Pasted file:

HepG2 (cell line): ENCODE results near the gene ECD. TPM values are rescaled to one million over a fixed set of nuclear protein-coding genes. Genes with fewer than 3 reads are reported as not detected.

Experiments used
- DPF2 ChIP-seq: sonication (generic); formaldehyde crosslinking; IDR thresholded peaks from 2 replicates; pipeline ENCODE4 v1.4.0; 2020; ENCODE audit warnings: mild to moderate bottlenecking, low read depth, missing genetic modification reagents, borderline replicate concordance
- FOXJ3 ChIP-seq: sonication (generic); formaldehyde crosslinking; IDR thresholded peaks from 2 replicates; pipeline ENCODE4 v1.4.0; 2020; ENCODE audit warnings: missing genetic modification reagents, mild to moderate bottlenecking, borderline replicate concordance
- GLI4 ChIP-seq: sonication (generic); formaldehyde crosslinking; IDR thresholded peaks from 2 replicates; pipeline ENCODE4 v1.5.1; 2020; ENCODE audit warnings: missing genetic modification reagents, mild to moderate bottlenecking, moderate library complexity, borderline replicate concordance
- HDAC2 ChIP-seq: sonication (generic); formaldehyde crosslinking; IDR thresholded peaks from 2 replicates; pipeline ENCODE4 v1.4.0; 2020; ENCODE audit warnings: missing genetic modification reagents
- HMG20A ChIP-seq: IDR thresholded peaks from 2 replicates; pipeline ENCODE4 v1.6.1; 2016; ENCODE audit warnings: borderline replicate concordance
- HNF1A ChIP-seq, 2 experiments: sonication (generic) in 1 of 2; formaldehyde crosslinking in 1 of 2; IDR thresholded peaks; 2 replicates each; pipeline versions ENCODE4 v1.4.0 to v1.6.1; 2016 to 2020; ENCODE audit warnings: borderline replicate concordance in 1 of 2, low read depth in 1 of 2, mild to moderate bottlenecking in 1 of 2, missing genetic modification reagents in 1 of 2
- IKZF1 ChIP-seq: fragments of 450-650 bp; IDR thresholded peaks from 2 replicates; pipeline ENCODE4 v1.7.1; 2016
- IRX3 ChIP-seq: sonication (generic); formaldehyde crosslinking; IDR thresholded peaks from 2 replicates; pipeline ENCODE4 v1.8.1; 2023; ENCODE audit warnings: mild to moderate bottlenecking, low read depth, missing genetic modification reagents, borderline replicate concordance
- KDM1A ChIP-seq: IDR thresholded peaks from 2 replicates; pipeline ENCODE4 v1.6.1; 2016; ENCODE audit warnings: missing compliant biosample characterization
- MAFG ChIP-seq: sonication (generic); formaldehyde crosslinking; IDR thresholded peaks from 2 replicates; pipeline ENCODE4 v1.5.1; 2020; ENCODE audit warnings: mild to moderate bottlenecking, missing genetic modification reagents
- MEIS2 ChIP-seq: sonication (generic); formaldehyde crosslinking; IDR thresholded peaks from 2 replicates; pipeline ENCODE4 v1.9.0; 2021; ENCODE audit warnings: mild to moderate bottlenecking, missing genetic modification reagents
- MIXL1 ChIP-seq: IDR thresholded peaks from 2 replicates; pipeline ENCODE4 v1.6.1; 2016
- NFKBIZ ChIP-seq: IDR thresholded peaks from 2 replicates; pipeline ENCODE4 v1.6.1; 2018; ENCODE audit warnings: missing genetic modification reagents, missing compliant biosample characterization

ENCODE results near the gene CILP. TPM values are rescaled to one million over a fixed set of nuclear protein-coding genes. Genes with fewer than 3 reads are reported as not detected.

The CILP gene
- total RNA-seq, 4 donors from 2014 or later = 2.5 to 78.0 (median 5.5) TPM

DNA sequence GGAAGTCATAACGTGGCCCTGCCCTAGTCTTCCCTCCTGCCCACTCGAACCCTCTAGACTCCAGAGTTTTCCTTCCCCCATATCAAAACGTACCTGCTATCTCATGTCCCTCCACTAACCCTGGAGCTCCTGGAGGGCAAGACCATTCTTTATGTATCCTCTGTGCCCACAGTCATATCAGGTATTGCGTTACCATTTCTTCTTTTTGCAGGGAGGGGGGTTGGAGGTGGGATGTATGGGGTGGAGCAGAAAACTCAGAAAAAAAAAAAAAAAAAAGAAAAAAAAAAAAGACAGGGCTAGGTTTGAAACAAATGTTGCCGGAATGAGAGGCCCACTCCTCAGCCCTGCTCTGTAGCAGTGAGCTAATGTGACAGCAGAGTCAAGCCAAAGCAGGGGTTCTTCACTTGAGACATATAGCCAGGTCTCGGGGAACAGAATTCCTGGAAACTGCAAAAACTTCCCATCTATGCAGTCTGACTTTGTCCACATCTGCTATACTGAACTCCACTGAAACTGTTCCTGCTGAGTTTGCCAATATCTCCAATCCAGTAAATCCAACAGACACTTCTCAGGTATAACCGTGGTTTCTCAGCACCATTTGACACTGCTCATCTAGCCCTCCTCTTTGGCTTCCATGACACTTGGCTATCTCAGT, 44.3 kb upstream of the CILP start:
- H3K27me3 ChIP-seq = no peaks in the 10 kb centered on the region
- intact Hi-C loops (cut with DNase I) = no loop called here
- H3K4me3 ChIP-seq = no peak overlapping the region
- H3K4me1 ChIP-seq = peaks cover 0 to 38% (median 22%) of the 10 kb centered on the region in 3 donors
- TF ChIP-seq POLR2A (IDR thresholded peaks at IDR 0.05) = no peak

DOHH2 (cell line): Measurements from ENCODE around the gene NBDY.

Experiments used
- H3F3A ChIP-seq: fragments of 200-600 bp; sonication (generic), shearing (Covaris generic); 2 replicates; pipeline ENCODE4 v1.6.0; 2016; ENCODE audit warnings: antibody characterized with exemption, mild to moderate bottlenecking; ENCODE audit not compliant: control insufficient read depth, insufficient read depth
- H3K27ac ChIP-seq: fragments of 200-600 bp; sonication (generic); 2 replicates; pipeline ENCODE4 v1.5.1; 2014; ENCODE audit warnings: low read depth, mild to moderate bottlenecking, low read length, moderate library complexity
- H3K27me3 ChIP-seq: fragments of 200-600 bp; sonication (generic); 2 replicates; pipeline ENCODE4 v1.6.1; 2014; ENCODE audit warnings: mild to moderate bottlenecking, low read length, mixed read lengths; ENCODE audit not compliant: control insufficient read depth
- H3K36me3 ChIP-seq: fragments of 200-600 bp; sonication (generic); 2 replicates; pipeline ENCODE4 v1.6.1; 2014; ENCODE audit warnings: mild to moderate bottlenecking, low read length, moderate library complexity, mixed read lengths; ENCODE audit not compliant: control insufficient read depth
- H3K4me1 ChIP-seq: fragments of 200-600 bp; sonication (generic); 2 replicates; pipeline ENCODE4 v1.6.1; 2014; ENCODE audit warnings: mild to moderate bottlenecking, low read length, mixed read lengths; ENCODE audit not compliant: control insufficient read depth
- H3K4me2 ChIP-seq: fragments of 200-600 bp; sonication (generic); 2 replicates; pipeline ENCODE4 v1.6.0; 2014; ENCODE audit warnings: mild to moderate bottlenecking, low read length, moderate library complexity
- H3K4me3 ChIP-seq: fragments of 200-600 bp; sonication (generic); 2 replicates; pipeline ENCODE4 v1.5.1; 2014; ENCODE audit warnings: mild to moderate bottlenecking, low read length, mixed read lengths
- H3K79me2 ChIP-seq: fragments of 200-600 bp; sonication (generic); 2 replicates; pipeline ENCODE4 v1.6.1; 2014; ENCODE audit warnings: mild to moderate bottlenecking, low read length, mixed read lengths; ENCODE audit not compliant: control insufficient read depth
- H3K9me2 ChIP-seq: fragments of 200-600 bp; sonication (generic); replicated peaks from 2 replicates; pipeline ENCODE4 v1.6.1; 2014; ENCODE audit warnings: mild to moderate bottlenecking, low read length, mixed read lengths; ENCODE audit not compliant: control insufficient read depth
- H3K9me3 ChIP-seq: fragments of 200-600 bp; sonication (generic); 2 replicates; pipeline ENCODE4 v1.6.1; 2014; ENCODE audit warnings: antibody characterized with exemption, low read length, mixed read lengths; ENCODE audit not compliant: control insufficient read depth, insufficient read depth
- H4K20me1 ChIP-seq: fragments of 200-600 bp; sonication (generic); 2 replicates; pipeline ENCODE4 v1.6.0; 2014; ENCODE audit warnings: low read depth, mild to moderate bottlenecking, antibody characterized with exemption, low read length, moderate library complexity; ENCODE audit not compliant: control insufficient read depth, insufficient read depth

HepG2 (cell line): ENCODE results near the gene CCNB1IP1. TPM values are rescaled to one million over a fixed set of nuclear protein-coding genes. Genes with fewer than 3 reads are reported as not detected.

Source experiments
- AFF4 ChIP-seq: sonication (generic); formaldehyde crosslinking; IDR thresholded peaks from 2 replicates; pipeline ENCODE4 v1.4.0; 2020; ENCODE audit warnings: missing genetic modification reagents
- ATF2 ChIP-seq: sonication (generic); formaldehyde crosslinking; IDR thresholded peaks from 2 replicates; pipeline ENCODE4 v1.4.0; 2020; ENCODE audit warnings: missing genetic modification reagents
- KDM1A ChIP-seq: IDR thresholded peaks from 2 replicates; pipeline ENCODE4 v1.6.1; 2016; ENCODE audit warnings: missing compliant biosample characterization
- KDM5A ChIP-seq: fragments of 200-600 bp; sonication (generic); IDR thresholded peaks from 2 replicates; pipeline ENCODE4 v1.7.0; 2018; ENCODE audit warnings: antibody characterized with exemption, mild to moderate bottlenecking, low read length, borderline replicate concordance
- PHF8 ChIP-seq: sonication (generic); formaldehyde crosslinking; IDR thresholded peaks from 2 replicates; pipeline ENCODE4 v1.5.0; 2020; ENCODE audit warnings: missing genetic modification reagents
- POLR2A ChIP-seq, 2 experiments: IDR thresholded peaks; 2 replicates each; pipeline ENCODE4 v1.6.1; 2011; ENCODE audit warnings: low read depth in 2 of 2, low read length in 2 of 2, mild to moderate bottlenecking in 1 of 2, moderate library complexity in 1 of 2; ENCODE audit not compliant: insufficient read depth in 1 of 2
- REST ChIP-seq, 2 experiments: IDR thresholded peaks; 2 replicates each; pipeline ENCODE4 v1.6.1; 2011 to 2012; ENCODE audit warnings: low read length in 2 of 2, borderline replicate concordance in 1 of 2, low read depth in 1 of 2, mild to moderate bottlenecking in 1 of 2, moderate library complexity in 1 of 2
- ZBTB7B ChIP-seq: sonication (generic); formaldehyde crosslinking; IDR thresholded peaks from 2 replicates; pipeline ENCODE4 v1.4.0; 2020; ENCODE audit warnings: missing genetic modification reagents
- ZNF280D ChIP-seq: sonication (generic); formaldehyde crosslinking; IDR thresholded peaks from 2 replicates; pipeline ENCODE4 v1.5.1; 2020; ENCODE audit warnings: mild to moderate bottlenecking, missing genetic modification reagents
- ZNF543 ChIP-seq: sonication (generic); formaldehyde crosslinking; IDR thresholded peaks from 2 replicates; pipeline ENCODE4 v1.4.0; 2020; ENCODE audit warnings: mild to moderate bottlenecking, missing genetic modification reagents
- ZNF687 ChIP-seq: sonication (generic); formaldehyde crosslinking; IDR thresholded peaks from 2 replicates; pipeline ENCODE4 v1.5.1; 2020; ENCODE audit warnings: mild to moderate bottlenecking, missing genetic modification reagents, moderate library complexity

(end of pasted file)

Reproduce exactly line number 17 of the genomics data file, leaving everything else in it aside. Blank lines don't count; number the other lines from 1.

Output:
The CILP gene